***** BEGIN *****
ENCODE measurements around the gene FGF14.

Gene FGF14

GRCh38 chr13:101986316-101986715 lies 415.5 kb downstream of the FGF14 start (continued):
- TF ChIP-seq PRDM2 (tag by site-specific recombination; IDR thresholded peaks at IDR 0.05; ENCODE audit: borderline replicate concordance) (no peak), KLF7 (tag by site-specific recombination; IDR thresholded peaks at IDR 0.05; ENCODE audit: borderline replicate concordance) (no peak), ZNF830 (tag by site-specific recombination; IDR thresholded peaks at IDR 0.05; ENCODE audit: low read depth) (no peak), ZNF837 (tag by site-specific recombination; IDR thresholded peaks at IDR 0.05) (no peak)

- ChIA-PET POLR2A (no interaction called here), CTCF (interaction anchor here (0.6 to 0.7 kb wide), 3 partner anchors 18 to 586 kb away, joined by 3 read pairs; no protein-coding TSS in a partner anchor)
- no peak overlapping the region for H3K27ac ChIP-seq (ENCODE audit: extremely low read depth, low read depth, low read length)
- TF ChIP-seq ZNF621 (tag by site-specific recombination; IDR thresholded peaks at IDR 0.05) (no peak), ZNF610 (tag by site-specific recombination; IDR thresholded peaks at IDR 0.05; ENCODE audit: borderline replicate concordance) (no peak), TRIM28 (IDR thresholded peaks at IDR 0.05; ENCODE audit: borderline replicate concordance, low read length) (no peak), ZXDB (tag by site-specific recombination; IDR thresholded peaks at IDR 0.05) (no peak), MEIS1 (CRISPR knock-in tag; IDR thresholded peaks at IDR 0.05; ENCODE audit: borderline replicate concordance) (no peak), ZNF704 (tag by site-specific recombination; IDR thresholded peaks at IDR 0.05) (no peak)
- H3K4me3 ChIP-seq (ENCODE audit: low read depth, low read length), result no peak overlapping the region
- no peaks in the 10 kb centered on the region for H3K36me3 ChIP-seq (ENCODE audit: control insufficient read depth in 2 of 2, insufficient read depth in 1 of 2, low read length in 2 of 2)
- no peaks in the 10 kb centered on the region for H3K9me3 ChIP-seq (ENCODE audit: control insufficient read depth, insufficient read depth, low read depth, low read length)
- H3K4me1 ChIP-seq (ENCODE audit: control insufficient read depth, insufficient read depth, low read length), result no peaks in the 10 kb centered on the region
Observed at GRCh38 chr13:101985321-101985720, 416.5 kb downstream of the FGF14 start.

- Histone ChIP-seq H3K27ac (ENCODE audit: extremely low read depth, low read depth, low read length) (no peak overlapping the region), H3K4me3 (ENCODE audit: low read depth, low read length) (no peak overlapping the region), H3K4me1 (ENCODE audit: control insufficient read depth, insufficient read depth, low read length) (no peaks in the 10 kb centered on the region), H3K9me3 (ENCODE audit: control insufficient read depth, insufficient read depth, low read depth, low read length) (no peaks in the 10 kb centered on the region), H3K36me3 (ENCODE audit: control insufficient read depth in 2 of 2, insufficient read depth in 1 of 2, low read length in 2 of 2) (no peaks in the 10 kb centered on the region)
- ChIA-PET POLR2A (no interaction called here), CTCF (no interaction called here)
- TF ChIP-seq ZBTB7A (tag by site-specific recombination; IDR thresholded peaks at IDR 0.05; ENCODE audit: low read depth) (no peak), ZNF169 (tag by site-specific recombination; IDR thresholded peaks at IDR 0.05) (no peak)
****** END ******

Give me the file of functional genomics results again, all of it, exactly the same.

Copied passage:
ENCODE measurements around the gene FGF14.

Gene FGF14

GRCh38 chr13:101986316-101986715 lies 415.5 kb downstream of the FGF14 start (continued):
- TF ChIP-seq PRDM2 (tag by site-specific recombination; IDR thresholded peaks at IDR 0.05; ENCODE audit: borderline replicate concordance) (no peak), KLF7 (tag by site-specific recombination; IDR thresholded peaks at IDR 0.05; ENCODE audit: borderline replicate concordance) (no peak), ZNF830 (tag by site-specific recombination; IDR thresholded peaks at IDR 0.05; ENCODE audit: low read depth) (no peak), ZNF837 (tag by site-specific recombination; IDR thresholded peaks at IDR 0.05) (no peak)

- ChIA-PET POLR2A (no interaction called here), CTCF (interaction anchor here (0.6 to 0.7 kb wide), 3 partner anchors 18 to 586 kb away, joined by 3 read pairs; no protein-coding TSS in a partner anchor)
- no peak overlapping the region for H3K27ac ChIP-seq (ENCODE audit: extremely low read depth, low read depth, low read length)
- TF ChIP-seq ZNF621 (tag by site-specific recombination; IDR thresholded peaks at IDR 0.05) (no peak), ZNF610 (tag by site-specific recombination; IDR thresholded peaks at IDR 0.05; ENCODE audit: borderline replicate concordance) (no peak), TRIM28 (IDR thresholded peaks at IDR 0.05; ENCODE audit: borderline replicate concordance, low read length) (no peak), ZXDB (tag by site-specific recombination; IDR thresholded peaks at IDR 0.05) (no peak), MEIS1 (CRISPR knock-in tag; IDR thresholded peaks at IDR 0.05; ENCODE audit: borderline replicate concordance) (no peak), ZNF704 (tag by site-specific recombination; IDR thresholded peaks at IDR 0.05) (no peak)
- H3K4me3 ChIP-seq (ENCODE audit: low read depth, low read length), result no peak overlapping the region
- no peaks in the 10 kb centered on the region for H3K36me3 ChIP-seq (ENCODE audit: control insufficient read depth in 2 of 2, insufficient read depth in 1 of 2, low read length in 2 of 2)
- no peaks in the 10 kb centered on the region for H3K9me3 ChIP-seq (ENCODE audit: control insufficient read depth, insufficient read depth, low read depth, low read length)
- H3K4me1 ChIP-seq (ENCODE audit: control insufficient read depth, insufficient read depth, low read length), result no peaks in the 10 kb centered on the region
Observed at GRCh38 chr13:101985321-101985720, 416.5 kb downstream of the FGF14 start.

- Histone ChIP-seq H3K27ac (ENCODE audit: extremely low read depth, low read depth, low read length) (no peak overlapping the region), H3K4me3 (ENCODE audit: low read depth, low read length) (no peak overlapping the region), H3K4me1 (ENCODE audit: control insufficient read depth, insufficient read depth, low read length) (no peaks in the 10 kb centered on the region), H3K9me3 (ENCODE audit: control insufficient read depth, insufficient read depth, low read depth, low read length) (no peaks in the 10 kb centered on the region), H3K36me3 (ENCODE audit: control insufficient read depth in 2 of 2, insufficient read depth in 1 of 2, low read length in 2 of 2) (no peaks in the 10 kb centered on the region)
- ChIA-PET POLR2A (no interaction called here), CTCF (no interaction called here)
- TF ChIP-seq ZBTB7A (tag by site-specific recombination; IDR thresholded peaks at IDR 0.05; ENCODE audit: low read depth) (no peak), ZNF169 (tag by site-specific recombination; IDR thresholded peaks at IDR 0.05) (no peak)